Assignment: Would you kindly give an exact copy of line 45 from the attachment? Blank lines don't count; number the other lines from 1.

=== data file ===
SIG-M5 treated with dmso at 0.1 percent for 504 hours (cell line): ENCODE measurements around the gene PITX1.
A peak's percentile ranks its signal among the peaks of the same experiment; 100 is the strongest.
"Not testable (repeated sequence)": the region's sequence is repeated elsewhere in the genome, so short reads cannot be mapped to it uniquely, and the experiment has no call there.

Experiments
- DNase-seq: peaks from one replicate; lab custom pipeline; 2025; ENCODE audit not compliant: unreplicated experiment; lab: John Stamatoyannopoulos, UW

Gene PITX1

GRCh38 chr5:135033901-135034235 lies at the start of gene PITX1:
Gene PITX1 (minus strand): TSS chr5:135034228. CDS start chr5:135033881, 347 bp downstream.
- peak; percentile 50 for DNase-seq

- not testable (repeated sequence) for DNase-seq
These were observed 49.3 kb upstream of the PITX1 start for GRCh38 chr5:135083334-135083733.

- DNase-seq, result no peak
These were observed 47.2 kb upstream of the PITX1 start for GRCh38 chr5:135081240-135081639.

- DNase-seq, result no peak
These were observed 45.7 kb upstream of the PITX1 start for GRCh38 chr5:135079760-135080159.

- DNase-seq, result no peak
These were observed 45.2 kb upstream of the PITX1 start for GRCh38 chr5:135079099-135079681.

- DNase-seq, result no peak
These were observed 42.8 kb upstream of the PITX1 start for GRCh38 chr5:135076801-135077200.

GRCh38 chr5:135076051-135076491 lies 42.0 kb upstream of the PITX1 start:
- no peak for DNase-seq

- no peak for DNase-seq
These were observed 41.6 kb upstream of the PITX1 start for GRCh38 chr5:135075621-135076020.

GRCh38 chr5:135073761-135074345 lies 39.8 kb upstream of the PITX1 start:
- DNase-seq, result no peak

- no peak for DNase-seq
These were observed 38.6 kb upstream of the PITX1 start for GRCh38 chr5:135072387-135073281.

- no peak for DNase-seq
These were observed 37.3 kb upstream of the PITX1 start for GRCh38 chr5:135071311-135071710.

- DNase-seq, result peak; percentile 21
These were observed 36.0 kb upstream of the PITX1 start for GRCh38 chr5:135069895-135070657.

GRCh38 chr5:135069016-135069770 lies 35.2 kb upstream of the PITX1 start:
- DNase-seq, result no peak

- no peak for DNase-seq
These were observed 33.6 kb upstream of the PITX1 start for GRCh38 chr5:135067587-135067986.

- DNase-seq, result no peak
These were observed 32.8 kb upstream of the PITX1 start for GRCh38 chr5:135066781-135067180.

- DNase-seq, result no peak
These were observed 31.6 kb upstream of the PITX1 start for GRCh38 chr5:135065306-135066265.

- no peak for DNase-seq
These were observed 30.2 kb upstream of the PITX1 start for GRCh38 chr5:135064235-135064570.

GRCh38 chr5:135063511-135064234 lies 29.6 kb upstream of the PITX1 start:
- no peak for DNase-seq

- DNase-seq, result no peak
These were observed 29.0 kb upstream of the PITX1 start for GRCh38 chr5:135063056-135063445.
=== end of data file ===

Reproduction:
These were observed 29.0 kb upstream of the PITX1 start for GRCh38 chr5:135063056-135063445.